A year ago the Middle East and North Africa seemed a “stable” region: that is, most of the regimes had been in power for decades; and there had been very little in the way of mass popular opposition movements also for decades.
There were mass strikes in Egypt and Tunisia in the 1970s; there was the Iranian revolution at the end of the ‘70s. But since then most opposition movements had been, or had been presumed to be, “radical” Islamist in character. It had become a platitude of Western punditry that Arabs — perhaps Muslims in general — lived under authoritarian regimes because they liked them.
Now we have seen enormous opposition movements out on the streets across the region. The presidents of Tunisia and Egypt have been removed, though the regimes themselves still hang on (organising elections, however: the precise composition of the parliament due to be elected in Egypt later this year remains to be seen). Other dictators cling to power, in Syria for example.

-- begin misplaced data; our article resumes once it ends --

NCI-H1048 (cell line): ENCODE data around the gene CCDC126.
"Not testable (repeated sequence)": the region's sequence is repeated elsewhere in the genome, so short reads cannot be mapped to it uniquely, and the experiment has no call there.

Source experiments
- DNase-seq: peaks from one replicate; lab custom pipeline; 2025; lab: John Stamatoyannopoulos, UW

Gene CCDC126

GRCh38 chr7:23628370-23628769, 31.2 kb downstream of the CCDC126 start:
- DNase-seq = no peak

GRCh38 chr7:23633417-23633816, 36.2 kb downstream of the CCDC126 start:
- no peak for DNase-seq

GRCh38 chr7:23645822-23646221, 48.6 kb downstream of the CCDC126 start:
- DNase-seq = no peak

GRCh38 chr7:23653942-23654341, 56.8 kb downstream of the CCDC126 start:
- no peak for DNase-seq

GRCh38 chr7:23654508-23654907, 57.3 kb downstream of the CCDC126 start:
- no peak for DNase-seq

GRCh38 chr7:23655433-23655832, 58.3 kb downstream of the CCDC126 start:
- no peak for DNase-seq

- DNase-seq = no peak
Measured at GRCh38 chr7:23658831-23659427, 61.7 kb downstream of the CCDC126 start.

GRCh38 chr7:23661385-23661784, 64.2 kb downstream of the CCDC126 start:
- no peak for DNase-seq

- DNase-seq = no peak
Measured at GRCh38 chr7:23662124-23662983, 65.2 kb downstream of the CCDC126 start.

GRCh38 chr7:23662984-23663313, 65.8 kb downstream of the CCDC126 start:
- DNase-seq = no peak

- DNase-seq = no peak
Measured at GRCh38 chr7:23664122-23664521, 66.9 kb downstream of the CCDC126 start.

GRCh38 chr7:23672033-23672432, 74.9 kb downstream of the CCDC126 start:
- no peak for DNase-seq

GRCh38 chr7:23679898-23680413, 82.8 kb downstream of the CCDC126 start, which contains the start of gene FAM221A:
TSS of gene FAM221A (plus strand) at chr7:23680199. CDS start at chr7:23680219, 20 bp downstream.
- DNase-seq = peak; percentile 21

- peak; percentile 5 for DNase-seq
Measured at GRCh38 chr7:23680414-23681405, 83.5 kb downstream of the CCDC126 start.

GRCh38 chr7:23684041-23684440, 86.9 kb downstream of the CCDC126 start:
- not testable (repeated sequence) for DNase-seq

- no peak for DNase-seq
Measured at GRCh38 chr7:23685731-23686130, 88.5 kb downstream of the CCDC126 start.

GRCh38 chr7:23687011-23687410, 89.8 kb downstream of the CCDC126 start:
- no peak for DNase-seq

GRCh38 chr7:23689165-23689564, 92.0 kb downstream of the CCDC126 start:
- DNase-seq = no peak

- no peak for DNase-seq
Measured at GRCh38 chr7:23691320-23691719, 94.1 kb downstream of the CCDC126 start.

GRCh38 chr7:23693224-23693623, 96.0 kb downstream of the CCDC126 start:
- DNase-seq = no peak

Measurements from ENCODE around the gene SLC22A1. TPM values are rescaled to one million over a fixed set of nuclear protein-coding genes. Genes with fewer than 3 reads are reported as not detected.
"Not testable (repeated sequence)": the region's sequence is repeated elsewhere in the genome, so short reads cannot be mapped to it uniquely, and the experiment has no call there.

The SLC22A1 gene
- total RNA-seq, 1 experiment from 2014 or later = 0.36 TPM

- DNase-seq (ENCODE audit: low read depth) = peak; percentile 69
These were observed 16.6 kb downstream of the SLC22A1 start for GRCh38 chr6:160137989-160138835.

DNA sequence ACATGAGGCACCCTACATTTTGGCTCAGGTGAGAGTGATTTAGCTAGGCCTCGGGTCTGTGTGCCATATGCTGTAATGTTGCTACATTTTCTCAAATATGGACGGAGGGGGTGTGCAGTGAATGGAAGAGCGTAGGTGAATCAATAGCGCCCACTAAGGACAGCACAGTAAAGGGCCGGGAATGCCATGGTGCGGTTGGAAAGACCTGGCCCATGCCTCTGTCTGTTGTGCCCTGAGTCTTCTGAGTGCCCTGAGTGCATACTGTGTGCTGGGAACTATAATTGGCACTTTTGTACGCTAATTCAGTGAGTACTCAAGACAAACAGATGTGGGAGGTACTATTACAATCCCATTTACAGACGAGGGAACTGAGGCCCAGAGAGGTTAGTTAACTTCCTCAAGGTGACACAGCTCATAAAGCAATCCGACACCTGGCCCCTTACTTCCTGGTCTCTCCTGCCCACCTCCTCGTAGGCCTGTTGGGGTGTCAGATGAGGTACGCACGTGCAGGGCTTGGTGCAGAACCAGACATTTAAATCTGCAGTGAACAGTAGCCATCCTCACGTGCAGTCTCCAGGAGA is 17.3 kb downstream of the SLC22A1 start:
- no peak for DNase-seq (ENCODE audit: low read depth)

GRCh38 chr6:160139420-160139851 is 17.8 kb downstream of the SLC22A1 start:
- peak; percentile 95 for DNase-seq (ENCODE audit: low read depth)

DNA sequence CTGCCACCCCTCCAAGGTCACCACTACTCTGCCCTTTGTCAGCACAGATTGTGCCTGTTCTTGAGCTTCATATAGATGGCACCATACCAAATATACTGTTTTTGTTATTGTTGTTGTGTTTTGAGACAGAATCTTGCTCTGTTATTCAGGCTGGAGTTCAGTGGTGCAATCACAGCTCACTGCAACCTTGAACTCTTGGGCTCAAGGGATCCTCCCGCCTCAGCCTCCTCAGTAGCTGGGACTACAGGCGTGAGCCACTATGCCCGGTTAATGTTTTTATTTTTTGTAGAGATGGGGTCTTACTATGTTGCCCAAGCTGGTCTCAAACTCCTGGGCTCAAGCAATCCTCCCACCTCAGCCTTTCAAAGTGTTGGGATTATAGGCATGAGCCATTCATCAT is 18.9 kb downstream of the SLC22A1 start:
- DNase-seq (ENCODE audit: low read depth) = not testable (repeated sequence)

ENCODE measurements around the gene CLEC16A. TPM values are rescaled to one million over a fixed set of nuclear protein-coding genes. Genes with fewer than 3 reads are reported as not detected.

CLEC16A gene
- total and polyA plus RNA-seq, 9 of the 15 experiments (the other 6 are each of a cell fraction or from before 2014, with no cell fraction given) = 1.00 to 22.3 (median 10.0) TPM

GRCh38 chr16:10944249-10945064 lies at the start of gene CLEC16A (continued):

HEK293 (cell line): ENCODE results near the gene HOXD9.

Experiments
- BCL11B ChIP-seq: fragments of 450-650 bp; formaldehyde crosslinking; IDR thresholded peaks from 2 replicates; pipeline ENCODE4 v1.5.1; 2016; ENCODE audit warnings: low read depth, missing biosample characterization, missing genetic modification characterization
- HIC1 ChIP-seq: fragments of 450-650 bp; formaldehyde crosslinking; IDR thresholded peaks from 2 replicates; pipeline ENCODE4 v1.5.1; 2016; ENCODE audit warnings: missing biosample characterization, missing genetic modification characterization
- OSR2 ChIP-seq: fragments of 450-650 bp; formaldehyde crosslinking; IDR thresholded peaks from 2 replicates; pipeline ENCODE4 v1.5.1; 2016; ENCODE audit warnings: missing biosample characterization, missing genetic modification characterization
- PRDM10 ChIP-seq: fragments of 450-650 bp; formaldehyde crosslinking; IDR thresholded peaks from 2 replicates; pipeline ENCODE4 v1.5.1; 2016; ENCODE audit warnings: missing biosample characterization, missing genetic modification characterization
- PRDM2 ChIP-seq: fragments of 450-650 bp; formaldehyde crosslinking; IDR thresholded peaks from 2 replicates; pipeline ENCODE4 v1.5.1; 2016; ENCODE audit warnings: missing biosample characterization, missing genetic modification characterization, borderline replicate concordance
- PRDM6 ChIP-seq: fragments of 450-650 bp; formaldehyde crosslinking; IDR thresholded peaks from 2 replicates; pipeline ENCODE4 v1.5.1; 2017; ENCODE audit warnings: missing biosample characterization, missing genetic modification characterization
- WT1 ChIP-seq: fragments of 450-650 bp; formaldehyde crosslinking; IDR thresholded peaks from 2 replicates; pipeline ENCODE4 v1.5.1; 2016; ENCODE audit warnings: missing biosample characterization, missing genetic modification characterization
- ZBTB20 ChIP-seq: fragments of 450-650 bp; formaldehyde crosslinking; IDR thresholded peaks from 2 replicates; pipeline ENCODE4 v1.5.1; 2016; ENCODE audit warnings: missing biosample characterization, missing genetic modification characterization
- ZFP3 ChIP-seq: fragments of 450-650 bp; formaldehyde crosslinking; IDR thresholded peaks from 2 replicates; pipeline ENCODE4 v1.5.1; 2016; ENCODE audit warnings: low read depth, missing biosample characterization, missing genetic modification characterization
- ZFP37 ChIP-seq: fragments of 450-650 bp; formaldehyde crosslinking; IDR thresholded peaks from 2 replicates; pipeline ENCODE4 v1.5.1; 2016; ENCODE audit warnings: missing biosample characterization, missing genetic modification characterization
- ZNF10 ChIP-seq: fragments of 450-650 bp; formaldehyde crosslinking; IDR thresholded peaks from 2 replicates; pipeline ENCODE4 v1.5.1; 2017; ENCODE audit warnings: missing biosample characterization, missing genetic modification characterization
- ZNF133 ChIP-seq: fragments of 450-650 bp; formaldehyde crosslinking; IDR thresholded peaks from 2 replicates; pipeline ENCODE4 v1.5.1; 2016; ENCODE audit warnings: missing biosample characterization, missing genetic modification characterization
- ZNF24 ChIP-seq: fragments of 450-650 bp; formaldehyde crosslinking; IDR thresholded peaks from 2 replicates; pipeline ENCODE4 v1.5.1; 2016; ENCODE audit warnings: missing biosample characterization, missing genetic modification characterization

By far the most thoroughgoing “regime change” has been in Libya, where Qaddafi has finally been overthrown. This revolution was not carried out by the Libyan people alone; NATO involvement was vital to it.
There are two questions, here: why was this so — why couldn’t the Libyan people get rid of Qaddafi by themselves? And what effect will NATO involvement have on the future of Libya (a question linked to an assessment of the nature of the post-Qaddafi government, or of “the rebels”).
Qaddafi had a repressive apparatus — a series of militias largely under the control of his family — on a far greater scale than elsewhere in the region, or at least with far less scruple about murdering its own people. (A significant part of that apparatus, however, was foreign mercenaries.) Estimates of those murdered by the regime in Syria since protests started stand at something over 2,000 people — a terrible amount. Estimates of those murdered by Qaddafi even before NATO intervention, so in the first month of the rebellion alone, reach perhaps 10,000. Qaddafi was prepared to use all kinds of weapons, and for instance aircraft, in a way the other regimes have not.
The effects of this kind of barbarity — snipers on rooftops murdering people inside their houses, let alone out on the streets, etc — could hardly be overstated.
It seems there was a decisive moment in the early days — after Benghazi was taken over by the rebels — when mass protests failed to materialise in Tripoli. Again, given the level of repression this is not very surprising. But it had a long-term, knock-on effect — a protracted war.